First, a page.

- By using set builder notation the values of its digits
Example 3.6

Written Description Roster Notation Set Builder Notation
The set of natural
numbers
{1, 2, 3,............} {xl x is a natural number}
The set of integers {...-2,-1, 0,1,2,...} {xl x is an integer}
The set of prime
numbers
{2, 3, 4,...} {xl x is a prime number}
The set of irrational
numbers
{ }
2 3, 5, 7, 11, 19 ,
{xl x is an irrational number}
The set of decimal
numbers
{2.2, 1.35, 3.45, 5.47,6.9} {xl x is a decimal number}

In set-builder notation, the vertical bar is used to mean such that and the words
to the right of the bar describe the rule.

Example 3.7
(a) {xl x is a natural number} is read as the set of all x such that x is natural
number.
(b) {xl x is a prime number} is read as the set of all x such that x is a prime
number.

Why do we have three types of notation for writing sets?
SELF-CHECK 3.1

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3.1.4 Universal Sets
The universal set is the set of all elements under discussion.

Example 3.8
Find all the subsets of the set { , , } a b c =

Form all the subsets with no element C
Form all the subsets with one element { } , { }, { } a b c
Form all the subsets with two elements { , }, { , }, { , } a b b c a c
Form all the subsets with three elements { , , } a b c

The set in the above example has 3 elements. So this set has 8 subsets.

In general, if the set has n elements, then the number of subsets of the set is . 2
n
In the above example the set has 3 elements, then its number of subsets is .
3
2 8 =
but the number of its proper subsets is
3
2 1 2 1 7
n
= = . Why?

1. Which of the following satisfy the requirements of a set?
(a) All retired baseball players with lifetime batting averages of
400 or batter
(b) All even numbers can be divided by 2
(c) All the smart students in SBMA 1103 class
(d) All the prime numbers between 8 and 10
(e) All students taking mathematics courses at Open University
at the present moment
(f) {xl x is a good college course}
(g) {xl x is an odd counting number}
EXERCISE 3.1

TOPIC 3 SETS 56

2. List all the subsets and indicate which are proper subsets of the given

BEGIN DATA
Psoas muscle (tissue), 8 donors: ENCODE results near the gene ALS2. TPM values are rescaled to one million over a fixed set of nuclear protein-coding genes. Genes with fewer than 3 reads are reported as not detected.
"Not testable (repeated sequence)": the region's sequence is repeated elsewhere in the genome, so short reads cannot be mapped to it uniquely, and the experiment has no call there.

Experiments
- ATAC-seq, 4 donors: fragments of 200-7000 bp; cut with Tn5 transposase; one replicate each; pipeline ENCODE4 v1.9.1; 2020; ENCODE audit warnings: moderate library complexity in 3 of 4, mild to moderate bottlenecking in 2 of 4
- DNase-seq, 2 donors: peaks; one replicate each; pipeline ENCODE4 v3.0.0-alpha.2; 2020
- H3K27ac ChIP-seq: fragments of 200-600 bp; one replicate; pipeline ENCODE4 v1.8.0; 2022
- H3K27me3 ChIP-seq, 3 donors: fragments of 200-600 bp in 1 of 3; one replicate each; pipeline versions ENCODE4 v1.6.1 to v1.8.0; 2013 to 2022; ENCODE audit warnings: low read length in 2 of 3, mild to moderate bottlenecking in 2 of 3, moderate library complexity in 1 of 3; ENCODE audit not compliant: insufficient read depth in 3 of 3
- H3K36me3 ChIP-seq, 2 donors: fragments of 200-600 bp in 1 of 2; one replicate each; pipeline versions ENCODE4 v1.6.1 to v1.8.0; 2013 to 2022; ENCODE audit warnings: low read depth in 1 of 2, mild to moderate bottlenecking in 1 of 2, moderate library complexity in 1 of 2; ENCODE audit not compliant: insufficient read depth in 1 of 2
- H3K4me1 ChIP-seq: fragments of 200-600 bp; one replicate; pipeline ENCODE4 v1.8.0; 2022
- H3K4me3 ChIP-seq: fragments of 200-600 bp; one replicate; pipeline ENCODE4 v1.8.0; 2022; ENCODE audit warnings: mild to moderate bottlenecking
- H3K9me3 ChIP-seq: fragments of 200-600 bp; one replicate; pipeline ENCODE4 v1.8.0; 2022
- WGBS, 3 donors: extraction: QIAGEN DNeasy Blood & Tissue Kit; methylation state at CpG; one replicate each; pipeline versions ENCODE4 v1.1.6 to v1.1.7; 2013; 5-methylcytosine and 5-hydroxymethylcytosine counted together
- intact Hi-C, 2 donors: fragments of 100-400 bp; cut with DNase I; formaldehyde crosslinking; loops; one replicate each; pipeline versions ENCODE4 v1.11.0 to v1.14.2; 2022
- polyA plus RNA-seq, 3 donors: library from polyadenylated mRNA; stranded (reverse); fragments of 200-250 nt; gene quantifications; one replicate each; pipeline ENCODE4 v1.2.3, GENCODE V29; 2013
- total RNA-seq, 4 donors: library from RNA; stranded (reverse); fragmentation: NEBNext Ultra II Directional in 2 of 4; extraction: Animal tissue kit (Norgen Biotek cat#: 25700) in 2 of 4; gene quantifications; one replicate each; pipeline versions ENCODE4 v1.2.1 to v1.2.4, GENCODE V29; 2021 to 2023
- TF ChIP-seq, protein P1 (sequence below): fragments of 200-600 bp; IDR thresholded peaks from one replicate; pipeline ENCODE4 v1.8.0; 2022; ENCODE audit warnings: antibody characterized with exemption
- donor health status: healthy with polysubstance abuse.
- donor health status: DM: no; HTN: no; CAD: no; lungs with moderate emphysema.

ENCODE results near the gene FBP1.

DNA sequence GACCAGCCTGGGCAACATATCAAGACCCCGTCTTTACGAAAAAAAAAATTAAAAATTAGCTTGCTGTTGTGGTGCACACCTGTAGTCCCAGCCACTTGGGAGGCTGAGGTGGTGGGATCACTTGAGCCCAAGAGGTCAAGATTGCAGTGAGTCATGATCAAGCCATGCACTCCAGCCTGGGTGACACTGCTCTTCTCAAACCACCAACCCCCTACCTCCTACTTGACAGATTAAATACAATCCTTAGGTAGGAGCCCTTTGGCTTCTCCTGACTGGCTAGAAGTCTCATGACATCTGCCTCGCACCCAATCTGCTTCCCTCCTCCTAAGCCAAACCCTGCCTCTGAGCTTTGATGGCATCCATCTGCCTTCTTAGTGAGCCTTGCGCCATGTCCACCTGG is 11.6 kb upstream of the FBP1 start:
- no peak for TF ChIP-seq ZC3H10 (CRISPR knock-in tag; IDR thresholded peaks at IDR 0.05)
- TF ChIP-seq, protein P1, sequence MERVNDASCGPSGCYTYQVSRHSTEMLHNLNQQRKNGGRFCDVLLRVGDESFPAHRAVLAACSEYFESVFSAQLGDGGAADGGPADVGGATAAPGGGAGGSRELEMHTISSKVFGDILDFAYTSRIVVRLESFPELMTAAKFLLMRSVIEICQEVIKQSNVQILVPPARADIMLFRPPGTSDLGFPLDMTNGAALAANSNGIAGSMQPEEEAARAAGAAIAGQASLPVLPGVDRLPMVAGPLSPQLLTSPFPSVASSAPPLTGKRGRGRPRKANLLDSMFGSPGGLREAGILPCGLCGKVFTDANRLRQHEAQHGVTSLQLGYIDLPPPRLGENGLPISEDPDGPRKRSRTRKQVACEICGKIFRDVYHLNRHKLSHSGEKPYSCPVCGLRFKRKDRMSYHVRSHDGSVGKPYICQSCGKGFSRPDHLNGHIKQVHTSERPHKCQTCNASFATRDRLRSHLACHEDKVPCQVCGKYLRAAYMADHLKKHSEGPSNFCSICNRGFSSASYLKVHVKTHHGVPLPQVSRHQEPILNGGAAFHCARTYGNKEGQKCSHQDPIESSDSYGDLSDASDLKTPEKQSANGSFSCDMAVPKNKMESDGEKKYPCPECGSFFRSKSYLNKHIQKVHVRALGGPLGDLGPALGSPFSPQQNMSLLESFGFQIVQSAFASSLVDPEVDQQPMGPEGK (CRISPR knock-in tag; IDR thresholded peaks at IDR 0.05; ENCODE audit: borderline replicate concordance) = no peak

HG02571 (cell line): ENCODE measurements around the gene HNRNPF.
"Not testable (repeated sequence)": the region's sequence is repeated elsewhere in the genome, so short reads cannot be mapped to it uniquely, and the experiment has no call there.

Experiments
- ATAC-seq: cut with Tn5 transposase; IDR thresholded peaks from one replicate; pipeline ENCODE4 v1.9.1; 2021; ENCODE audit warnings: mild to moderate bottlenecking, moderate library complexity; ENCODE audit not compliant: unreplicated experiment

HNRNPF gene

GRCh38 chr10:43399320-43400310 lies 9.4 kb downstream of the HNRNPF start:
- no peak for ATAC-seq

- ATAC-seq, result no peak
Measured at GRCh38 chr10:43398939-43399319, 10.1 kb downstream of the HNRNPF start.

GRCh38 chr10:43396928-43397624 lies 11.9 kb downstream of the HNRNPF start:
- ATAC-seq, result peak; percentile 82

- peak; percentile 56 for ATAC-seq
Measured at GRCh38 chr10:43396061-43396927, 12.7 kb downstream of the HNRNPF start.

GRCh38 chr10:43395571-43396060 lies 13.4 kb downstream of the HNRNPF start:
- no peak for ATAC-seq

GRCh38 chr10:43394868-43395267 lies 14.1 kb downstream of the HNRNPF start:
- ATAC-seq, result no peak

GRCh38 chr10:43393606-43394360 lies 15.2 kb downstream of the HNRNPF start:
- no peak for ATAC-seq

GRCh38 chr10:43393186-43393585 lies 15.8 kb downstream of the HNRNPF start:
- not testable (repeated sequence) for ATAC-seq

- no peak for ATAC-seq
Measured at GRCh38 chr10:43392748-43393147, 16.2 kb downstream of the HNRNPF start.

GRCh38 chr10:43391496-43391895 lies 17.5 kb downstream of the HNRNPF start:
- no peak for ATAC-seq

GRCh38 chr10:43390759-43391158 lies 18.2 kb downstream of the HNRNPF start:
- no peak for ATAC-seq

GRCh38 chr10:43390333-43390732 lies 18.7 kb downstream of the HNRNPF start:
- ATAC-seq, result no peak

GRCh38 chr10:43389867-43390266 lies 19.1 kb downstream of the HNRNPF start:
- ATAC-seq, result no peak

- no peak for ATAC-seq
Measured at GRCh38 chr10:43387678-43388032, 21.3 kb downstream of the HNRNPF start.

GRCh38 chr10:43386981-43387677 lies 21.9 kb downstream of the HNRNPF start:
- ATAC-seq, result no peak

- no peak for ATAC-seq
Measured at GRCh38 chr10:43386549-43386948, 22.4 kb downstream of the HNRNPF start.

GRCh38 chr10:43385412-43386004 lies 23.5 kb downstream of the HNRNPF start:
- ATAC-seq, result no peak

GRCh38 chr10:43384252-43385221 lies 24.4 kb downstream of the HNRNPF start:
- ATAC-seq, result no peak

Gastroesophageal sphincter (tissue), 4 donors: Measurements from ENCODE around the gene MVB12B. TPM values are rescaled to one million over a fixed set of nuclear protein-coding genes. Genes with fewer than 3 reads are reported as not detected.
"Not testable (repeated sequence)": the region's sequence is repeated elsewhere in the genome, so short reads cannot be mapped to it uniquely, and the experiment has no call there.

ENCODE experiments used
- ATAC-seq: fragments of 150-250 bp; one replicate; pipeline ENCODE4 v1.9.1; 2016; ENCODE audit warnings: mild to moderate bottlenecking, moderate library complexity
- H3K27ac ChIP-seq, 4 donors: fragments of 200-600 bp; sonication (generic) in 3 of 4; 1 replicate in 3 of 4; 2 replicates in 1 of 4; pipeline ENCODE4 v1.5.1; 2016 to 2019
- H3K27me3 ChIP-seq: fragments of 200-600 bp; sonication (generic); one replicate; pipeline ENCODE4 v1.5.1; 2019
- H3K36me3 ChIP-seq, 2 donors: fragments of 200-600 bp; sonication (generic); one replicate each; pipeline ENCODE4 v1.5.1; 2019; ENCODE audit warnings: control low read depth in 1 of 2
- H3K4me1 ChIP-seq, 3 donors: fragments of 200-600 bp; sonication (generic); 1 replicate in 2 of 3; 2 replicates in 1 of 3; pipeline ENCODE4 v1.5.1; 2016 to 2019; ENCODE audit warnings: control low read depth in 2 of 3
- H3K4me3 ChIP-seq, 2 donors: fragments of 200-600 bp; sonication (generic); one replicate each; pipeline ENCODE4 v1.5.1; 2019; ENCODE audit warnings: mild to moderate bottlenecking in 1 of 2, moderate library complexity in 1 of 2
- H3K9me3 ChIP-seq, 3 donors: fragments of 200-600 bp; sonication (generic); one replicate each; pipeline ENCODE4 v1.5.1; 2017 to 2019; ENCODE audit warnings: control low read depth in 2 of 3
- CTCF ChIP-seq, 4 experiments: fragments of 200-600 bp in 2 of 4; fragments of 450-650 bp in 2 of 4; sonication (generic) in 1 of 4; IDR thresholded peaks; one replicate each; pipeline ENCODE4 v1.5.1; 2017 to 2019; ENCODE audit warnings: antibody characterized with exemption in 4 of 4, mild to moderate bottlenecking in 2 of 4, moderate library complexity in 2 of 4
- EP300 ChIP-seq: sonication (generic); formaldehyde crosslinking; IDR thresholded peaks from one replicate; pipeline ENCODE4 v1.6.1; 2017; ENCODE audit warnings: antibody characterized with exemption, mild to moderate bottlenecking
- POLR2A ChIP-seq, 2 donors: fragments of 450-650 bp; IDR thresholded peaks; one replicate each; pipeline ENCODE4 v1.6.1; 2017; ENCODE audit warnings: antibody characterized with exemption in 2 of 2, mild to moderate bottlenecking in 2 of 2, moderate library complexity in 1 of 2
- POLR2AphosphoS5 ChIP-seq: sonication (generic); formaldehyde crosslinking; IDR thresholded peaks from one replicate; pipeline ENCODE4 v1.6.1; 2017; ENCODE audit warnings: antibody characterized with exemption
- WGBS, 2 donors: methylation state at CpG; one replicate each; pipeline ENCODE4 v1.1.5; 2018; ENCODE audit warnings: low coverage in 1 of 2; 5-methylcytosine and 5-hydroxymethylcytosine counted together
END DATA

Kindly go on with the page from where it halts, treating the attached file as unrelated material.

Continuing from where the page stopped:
set.
(a) { , } a b =
(b) { , } a b c , =
(c) = C

3. A set has 31 proper subsets . How many elements are there in the set?

4. Is it true C is a subset of C?

INTERSECTIONS AND UNIONS

3.2
3.2.1 Intersection of Sets
If A and B are sets, the intersection of A and B denoted by A B (read as A
intersection B), is the set of all elements that are common to both A and B. That is

A B = {xl x A e and x B e }

Figure 3.3

Example 3.9
If and {1, 2, 3, 4} A = {2, 4, 6} B = , then {2, 4} A B = .

TOPIC 3 SETS 57
3.2.2 Union of Sets
If A and B are sets, the union of A and B is denoted by A B (read A union B). It
is the set of all elements that are either in A or in B or in both A and B which
represented by Figure 3.4.
A B = {xl x A e or x B e }

Figure 3.4

Example 3.10
If and , then . {1, 2, 3, 4} A = {2, 4, 6} B = {1, 2, 3, 4, 6} A B =

Disjoint Set

Two sets with no elements in common are said to be disjoint. If set A and B are
disjoint, then
A B = C

Figure 3.5

Example 3.11
If and , then {1, 2, 3, 4} A = {5, 6, 7} B = A B = C.
3.2.3 Complement of a Set
Let be universal set, then let A be a subset of . The complement of A, denoted
(read A prime or A complement) is the set of all element A' that are not in
A. This set is symbolised by A .
TOPIC 3 SETS 58

Figure 3.6

Example 3.12
Let { , , , , , } a b c d e f = , and { , , } A a c e = { , } B b d = . Find the following:
(a) A'
(b) B'

Solution

(a) { , , } A b d f ' =

(b) { , , , } B a c e f ' =

Example 3.13
Let { , , , , , } a b c d e f = , and { , , } A a c e = { , , } B b d f = . Find the following:
(a) A B ' '
(b)
( ) A B
'

(c) ( ) A B '
(d) A B '
(e) A B ' '
(f) ( ) A A B ' '

Solution

(a) { , , } and { , , } A b d f ' = B a c e ' =

{ , , } { , , }
{ , , , , , }
A B b d f a c e
a b c d e f

' ' =
=
=

TOPIC 3 SETS 59
(b) { , , } { , , } A B a c e b d f =

{ , , , , , }
( )
a b c d e f
A B
= =
' = C

(c) } ( ) { , , } { , , A B a c e = b d f
= C
( ) { , , , , , } A B a b c d e f ' = =

(d) { , , } a c e { , , } A B a c e ' =
{ , , } a c e =

(e) { , } { , , } , A B b d f ' ' = a c e
= C

(f) , , , } f ( ) { , , } { , , A A B b d f a b c d e ' ' =